In the next section, we will elaborate on the above ideas and formulate the requirements for each phase so as to achieve the schedule.

4. Requirements for a Phase

In this section, we specify formally what Thread i is expected to achieve in each phase. Initially (in Phase 0), Thread i constructs a set [Q.sub.0] of adjacency lists. For each vertex v in G, [Q.sub.0] contains a circular linked list L including the [2.sup.i] - 1 smallest edges incident on v. In addition, L is assigned a threshold, denoted by h(L). If L contains all edges of v, h(L) = + [infinity]; otherwise, h(L) = w([e.sub.0), where [e.sub.0] is the smallest edge truncated from L. In each of the ??log i?? phases, the adjacency lists are further merged based on the newly arrived edge sets, and truncated according to the length requirement. For each combined adjacency list, a new threshold is computed. Intuitively, the threshold records the smallest edge that has been truncated so far.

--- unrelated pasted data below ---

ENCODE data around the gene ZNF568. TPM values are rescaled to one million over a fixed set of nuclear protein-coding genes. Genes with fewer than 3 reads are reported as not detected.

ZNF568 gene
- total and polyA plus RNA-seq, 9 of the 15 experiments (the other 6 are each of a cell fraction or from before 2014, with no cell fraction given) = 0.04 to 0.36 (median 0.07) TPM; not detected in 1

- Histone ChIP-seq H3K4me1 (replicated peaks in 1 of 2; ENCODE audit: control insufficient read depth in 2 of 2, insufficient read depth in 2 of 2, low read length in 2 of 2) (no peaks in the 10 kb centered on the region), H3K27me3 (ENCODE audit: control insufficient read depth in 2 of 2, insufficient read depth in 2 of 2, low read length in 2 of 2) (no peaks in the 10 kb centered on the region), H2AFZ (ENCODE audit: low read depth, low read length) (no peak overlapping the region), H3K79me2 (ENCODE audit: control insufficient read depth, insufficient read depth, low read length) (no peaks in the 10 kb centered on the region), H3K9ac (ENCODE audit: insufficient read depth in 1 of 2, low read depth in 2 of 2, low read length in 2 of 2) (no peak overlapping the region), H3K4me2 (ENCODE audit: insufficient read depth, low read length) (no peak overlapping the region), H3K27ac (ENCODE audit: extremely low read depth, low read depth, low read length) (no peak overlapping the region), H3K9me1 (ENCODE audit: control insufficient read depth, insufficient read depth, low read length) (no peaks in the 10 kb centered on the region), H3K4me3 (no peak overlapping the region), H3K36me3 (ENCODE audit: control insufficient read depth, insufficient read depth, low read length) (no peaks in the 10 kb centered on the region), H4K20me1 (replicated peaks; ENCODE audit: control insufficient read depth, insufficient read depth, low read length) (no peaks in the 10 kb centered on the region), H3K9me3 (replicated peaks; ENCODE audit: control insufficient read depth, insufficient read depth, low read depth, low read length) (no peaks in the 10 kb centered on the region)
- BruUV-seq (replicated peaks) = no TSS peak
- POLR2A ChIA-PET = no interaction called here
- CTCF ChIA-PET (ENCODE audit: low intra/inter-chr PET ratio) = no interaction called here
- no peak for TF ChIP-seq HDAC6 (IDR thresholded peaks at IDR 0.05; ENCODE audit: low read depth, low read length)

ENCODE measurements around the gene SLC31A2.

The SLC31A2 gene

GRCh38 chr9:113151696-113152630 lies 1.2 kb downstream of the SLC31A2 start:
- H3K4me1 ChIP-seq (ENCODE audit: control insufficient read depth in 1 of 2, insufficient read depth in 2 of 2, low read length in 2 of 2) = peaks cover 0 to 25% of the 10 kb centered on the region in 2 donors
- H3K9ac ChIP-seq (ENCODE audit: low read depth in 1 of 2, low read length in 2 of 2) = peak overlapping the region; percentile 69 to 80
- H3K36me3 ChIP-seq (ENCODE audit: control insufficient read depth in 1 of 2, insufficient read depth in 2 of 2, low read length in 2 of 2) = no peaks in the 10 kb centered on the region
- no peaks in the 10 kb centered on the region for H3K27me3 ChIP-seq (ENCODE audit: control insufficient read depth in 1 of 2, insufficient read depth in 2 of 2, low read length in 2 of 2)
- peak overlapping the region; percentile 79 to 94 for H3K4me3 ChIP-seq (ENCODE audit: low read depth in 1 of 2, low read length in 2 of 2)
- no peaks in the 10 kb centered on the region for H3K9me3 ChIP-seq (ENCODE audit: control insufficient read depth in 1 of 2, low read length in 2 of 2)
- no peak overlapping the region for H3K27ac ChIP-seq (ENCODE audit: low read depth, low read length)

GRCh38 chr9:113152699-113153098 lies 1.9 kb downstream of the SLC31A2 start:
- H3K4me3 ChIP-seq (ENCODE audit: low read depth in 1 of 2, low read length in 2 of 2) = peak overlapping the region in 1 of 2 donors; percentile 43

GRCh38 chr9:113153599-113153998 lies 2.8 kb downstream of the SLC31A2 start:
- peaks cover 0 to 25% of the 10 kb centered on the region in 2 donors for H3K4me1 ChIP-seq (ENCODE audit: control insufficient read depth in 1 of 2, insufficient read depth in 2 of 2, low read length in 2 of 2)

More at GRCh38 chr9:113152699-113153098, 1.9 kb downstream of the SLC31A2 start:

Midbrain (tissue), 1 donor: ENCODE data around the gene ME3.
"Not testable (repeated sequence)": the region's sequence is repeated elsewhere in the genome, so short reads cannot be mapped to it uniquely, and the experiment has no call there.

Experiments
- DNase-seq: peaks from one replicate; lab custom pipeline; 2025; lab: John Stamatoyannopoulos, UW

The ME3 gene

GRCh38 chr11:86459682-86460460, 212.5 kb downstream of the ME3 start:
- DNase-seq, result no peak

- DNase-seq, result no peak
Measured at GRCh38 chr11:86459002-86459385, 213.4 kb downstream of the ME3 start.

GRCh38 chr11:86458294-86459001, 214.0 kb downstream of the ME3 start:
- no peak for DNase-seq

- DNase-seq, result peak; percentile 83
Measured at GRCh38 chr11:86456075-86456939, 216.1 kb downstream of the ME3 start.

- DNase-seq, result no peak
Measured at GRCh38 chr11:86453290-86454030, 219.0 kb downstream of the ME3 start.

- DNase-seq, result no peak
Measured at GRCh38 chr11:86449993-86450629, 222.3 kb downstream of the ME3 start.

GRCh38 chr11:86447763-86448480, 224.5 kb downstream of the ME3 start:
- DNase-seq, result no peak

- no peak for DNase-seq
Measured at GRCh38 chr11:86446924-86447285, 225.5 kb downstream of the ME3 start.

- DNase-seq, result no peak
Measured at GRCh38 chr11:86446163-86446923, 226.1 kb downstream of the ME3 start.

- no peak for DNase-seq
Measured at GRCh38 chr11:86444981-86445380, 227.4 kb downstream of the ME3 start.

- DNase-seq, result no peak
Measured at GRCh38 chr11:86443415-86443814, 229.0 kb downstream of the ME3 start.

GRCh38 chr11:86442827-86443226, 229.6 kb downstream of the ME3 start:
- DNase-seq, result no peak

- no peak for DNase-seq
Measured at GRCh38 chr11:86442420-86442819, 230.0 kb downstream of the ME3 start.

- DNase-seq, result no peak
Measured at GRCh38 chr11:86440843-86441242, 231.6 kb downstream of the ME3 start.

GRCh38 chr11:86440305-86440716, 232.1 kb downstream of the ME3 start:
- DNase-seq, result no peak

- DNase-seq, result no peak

Consider Phase j, where 1 [is less than or equal to] j [is less than or equal to] ??log i??. It inherits a set [Q.sub.j-1] of adjacency lists from Phase j - 1 and receives the edge sets B[[a.sub.j-1] + 1, [a.sub.j]] (recall that [a.sub.j] = i - ??i/[2.sub.j]??). Let [F.sub.j] denote the set of trees induced by B[1, [a.sub.j]]. Phase j aims at producing a set [Q.sub.j] of adjacency lists capturing the external edges of the trees in [F.sub.j] that are essential for the computation of [B.sub.i]. Basically, we try to merge the adjacency lists in [Q.sub.j-1] with respect to B[[a.sub.j-1] + 1, [a.sub.j]]. As mentioned before, this merging process may produce more than one combined adjacency list for each tree T [element of] [F.sub.j]. Nevertheless, we strive to ensure that only one combined list is retained to represent T. The rest are filtered out. In view of the time constraint imposed by the schedule of Thread i, we also need a tight bound on the length of each remaining adjacency list.

Let L be a list in [Q.sub.j]

R1 (representation): L uniquely corresponds to a tree T [element of] [F.sub.j], storing only the external edges of T. In this case, T is said to be represented by L in [Q.sub.j]. Some trees in [F.sub.j] may not be represented by any lists in [Q.sub.j]; however, all trees with fewer than [2.sup.i] vertices are represented.

R2 (length): L contains at most [2.sup.??i/[2.sup.j]??] - 1 edges.